Studio Session: Illustrator and Graphic Designer Stormy Nesbit

Taryn ShorrJuly 15, 2022
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What does illustrator and graphic designer Stormy Nesbit do in her free time? She puts brush or pen – or, in some cases, scissors – to paper and she creates.

“Art, when there are no clients involved, is where I can express myself freely,” says the Minnesota native, who earned her master’s degree in visual communication design from Arizona State University and has lived in the Valley for seven years. “No one is requesting anything of me, whereas when it’s work, there’s a specific deliverable I have to meet.”

With several aspects of her freelance business (graphic design, custom illustration and consulting), client work is Nesbit’s primary focus. It’s not always cut-and-dried, though: A line of clothing designed in partnership with Forever 21 was inspired by a candid illustration of her and her friends Nesbit shared on social media.

It was Nesbit’s signature minimalistic yet striking style – spare lines and colorful shapes creating human forms without fully fleshing them out – that caught the popular retailer’s eye. Whether it’s artwork for a client or for herself, Nesbit notably never gives her subjects facial expressions. “By not including eyes or a nose or a certain smile, it’s relatable to everyone. Instead of resembling a specific person, the lack of facial expressions allows it to be anyone. That all-encompassing representation is super important to me,” Nesbit says.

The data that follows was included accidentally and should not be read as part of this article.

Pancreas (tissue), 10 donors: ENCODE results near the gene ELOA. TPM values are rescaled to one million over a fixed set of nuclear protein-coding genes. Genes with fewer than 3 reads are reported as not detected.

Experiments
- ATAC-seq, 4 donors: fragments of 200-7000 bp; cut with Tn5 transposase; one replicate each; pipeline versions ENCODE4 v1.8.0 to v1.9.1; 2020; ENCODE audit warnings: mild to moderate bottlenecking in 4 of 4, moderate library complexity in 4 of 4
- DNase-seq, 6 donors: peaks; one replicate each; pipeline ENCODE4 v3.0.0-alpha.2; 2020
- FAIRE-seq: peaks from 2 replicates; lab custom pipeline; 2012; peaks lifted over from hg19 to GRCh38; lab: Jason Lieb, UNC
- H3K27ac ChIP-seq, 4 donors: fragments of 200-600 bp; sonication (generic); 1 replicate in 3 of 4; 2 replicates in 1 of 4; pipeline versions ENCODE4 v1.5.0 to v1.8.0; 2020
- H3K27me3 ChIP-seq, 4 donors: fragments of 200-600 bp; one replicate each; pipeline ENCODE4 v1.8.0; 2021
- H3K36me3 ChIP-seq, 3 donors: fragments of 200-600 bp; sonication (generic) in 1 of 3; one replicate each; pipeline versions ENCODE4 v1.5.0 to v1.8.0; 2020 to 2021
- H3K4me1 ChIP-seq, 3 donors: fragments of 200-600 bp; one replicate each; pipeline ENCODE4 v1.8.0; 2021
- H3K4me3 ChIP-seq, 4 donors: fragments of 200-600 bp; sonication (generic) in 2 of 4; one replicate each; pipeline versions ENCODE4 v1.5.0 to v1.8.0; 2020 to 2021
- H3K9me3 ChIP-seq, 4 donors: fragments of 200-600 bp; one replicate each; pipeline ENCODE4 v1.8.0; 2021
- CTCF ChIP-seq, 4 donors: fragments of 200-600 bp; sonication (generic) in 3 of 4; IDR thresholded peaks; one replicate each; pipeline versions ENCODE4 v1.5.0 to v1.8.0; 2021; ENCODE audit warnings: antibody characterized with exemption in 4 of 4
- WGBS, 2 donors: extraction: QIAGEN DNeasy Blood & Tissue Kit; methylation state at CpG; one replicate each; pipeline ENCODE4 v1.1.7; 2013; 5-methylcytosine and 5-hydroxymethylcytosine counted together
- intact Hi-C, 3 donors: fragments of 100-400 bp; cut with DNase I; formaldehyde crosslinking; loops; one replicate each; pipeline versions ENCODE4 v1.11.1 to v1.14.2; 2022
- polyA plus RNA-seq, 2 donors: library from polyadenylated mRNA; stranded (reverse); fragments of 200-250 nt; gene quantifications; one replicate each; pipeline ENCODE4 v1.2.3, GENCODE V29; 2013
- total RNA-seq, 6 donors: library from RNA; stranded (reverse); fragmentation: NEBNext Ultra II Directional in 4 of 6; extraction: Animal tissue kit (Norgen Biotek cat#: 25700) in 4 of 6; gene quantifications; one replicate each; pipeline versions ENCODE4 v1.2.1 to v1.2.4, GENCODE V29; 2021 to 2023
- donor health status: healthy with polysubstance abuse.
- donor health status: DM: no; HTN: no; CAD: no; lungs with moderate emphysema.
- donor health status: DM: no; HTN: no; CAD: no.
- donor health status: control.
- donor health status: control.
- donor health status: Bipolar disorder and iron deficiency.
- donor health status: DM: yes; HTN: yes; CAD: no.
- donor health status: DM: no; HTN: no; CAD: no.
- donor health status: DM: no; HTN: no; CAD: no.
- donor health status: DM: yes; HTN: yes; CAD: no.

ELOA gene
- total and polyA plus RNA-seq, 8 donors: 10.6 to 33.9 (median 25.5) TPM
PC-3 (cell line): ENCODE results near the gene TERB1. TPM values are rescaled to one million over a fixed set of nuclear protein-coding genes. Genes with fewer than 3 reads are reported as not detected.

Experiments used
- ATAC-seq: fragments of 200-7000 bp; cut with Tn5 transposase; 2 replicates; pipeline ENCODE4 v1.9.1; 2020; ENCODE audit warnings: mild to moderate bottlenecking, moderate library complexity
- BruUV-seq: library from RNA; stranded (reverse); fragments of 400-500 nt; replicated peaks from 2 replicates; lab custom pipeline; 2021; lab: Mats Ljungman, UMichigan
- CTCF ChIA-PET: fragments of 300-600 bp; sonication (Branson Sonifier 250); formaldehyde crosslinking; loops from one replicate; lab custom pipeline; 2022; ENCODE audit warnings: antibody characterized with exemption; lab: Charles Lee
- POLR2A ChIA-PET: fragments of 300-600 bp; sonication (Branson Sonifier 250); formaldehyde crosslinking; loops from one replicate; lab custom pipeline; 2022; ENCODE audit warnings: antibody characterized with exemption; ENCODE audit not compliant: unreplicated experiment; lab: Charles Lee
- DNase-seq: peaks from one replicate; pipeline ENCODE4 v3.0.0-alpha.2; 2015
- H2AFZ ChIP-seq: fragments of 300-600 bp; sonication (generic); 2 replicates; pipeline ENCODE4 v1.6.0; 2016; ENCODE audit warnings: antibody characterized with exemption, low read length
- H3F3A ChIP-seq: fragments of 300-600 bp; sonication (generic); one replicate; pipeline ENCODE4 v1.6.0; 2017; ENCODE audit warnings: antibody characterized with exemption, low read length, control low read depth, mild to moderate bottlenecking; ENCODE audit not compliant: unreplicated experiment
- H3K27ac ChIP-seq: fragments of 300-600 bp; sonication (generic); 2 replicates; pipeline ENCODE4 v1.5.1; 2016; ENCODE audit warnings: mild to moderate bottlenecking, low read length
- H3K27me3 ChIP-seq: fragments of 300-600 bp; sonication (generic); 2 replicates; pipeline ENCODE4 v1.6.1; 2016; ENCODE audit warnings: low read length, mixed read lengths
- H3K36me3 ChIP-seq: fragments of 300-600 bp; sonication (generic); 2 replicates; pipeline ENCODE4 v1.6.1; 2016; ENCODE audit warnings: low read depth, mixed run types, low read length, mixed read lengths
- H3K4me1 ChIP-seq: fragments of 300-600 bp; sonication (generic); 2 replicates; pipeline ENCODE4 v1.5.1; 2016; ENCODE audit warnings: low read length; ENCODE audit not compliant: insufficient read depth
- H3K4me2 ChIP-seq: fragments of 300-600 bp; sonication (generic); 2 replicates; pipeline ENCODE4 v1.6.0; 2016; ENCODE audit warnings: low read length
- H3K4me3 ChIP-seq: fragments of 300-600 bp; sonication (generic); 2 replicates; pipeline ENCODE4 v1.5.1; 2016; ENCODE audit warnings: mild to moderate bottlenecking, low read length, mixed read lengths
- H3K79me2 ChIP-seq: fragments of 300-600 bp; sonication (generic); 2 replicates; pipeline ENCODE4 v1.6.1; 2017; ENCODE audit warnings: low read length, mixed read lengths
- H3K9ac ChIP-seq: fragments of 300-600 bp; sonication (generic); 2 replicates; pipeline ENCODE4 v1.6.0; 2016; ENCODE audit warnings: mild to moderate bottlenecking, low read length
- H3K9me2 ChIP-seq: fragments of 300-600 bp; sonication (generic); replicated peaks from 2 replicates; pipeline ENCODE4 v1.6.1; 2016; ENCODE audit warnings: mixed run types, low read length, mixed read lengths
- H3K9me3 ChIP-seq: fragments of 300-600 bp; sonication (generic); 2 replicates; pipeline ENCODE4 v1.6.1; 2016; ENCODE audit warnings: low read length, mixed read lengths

It seems it’s important to the rest of the world, too. Nesbit’s authentic, inspiration-comes-from-the-everyday approach has garnered her so much attention that she recently had to hire an assistant. Learn more at

Nesbit’s rescue dog, Blue, whom she affectionately calls her “dogson,” is always by her side as she creates.

Framed Artwork
Focusing heavily on self-care and what she calls “gentle reminders,” Nesbit often incorporates uplifting quotes into her artwork.

Microsoft Surface Pro
Nesbit doesn’t have a preference of mediums. “Part of what makes me who I am is that I work both digitally with Adobe Illustrator or Procreate and with pen and paper,” she says.

Paper Cutout
She often takes to paper or canvas when she feels a creative block. “Paper art is my art; it’s just for me.”


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